US8319173B2 - Arc flash protection with self-test - Google Patents

Arc flash protection with self-test Download PDF

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US8319173B2
US8319173B2 US12/562,834 US56283409A US8319173B2 US 8319173 B2 US8319173 B2 US 8319173B2 US 56283409 A US56283409 A US 56283409A US 8319173 B2 US8319173 B2 US 8319173B2
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eo
eo radiation
emitted
radiation
arc flash
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US20100072355A1 (en
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Edmund O. Schweitzer, III
Veselin Skendzic
Gary W. Scheer
James R. Kesler
Douglas M. Trout
Dhruba P. Das
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Schweitzer Engineering Laboratories Inc
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Schweitzer Engineering Laboratories Inc
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Assigned to SCHWEITZER ENGINEERING LABORATORIES, INC. reassignment SCHWEITZER ENGINEERING LABORATORIES, INC. ASSIGNMENT OF ASSIGNORS INTEREST (SEE DOCUMENT FOR DETAILS). Assignors: SCHWEITZER, III, EDMUND O., SKENDZIC, VESELIN, DAS, DHRUBA P., KESLER, JAMES R., SCHEER, GARY W., TROUT, DOUGLAS M.
Assigned to SCHWEITZER ENGINEERING LABORATORIES, INC. reassignment SCHWEITZER ENGINEERING LABORATORIES, INC. ASSIGNMENT OF ASSIGNORS INTEREST (SEE DOCUMENT FOR DETAILS). Assignors: SCHWEITZER, III, EDMUND O., SKENDZIE, VESELIN, DAS, DHRUBA P., KESLER, JAMES R., SCHEER, GARY W., TROUT, DOUGLAS M.
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    • HELECTRICITY
    • H02GENERATION; CONVERSION OR DISTRIBUTION OF ELECTRIC POWER
    • H02HEMERGENCY PROTECTIVE CIRCUIT ARRANGEMENTS
    • H02H1/00Details of emergency protective circuit arrangements
    • H02H1/0007Details of emergency protective circuit arrangements concerning the detecting means
    • H02H1/0015Using arc detectors
    • H02H1/0023Using arc detectors sensing non electrical parameters, e.g. by optical, pneumatic, thermal or sonic sensors
    • GPHYSICS
    • G01MEASURING; TESTING
    • G01DMEASURING NOT SPECIALLY ADAPTED FOR A SPECIFIC VARIABLE; ARRANGEMENTS FOR MEASURING TWO OR MORE VARIABLES NOT COVERED IN A SINGLE OTHER SUBCLASS; TARIFF METERING APPARATUS; MEASURING OR TESTING NOT OTHERWISE PROVIDED FOR
    • G01D18/00Testing or calibrating of apparatus or arrangements provided for in groups G01D1/00 - G01D15/00
    • HELECTRICITY
    • H02GENERATION; CONVERSION OR DISTRIBUTION OF ELECTRIC POWER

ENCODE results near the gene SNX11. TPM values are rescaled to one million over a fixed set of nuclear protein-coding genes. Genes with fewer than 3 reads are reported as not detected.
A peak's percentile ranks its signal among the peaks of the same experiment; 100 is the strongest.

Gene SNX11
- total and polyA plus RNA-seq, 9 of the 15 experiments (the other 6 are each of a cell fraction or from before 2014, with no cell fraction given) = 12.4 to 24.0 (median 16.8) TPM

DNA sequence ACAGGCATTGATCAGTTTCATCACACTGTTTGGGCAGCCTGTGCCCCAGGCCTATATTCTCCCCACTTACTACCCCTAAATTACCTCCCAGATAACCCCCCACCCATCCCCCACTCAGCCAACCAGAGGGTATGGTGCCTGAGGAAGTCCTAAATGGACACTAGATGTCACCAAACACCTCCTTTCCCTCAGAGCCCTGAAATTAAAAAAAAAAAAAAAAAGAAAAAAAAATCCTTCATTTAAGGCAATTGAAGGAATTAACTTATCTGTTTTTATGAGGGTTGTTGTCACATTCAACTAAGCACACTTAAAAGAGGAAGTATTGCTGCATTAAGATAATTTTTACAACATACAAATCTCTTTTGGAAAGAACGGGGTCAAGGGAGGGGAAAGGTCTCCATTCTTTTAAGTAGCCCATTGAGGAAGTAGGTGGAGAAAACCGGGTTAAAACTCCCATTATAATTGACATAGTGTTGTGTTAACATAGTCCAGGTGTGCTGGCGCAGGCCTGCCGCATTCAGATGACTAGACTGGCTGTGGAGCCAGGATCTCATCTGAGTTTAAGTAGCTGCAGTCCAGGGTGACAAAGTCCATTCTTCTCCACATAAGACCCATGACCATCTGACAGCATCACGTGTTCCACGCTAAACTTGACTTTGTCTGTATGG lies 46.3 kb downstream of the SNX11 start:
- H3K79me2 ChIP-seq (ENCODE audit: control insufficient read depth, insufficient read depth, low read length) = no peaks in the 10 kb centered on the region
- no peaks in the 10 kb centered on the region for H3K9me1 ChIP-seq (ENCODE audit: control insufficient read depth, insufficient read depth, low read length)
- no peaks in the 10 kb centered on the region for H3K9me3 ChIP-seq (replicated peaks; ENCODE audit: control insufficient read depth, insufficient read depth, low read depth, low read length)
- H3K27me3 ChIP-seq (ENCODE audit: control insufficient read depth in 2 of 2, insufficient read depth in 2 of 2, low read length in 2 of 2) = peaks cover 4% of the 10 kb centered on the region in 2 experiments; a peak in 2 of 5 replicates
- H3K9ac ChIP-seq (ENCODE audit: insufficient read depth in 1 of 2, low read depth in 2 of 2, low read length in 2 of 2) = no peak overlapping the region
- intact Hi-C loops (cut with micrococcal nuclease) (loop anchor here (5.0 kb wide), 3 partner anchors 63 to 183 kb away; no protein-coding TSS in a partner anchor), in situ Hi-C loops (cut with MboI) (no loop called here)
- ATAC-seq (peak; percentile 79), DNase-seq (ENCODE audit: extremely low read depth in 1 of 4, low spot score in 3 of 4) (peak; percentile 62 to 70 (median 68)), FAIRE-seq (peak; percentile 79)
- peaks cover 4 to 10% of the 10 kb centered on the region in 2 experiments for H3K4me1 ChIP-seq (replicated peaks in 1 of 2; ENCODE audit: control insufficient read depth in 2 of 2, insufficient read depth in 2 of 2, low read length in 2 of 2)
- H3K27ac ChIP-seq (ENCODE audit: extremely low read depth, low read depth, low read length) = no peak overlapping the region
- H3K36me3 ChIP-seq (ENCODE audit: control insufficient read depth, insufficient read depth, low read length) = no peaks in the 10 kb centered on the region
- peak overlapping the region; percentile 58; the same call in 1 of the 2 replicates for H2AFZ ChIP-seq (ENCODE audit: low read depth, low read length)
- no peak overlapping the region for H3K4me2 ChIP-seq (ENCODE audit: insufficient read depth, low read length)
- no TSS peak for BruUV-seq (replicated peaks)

• H02HEMERGENCY PROTECTIVE CIRCUIT ARRANGEMENTS
    • H02H1/00Details of emergency protective circuit arrangements
    • H02H1/0061Details of emergency protective circuit arrangements concerning transmission of signals
    • H02H1/0069Details of emergency protective circuit arrangements concerning transmission of signals by means of light or heat rays
    • HELECTRICITY
    • H02GENERATION; CONVERSION OR DISTRIBUTION OF ELECTRIC POWER
    • H02HEMERGENCY PROTECTIVE CIRCUIT ARRANGEMENTS
    • H02H3/00Emergency protective circuit arrangements for automatic disconnection directly responsive to an undesired change from normal electric working condition with or without subsequent reconnection ; integrated protection
    • H02H3/02Details
    • H02H3/04Details with warning or supervision in addition to disconnection, e.g. for indicating that protective apparatus has functioned
    • H02H3/044Checking correct functioning of protective arrangements, e.g. by simulating a fault
    • HELECTRICITY
    • H01BASIC ELECTRIC ELEMENTS
    • H01LSEMICONDUCTOR DEVICES; ELECTRIC SOLID STATE DEVICES NOT OTHERWISE PROVIDED FOR
    • H01L31/00Semiconductor devices sensitive to infra-red radiation, light, electromagnetic radiation of shorter wavelength or corpuscular radiation and adapted either for the conversion of the energy of such radiation into electrical energy or for the control of electrical energy by such radiation; Processes or apparatus peculiar to the manufacture or treatment thereof or of parts thereof; Details thereof
    • H01L31/08Semiconductor devices sensitive to infra-red radiation, light, electromagnetic radiation of shorter wavelength or corpuscular radiation and adapted either for the conversion of the energy of such radiation into electrical energy or for the control of electrical energy by such radiation; Processes or apparatus peculiar to the manufacture or treatment thereof or of parts thereof; Details thereof in which radiation controls flow of current through the device, e.g. photoresistors
    • H01L31/10Semiconductor devices sensitive to infra-red radiation, light, electromagnetic radiation of shorter wavelength or corpuscular radiation and adapted either for the conversion of the energy of such radiation into electrical energy or for the control of electrical energy by such radiation; Processes or apparatus peculiar to the manufacture or treatment thereof or of parts thereof; Details thereof in which radiation controls flow of current through the device, e.g. photoresistors characterised by at least one potential-jump barrier or surface barrier, e.g. phototransistors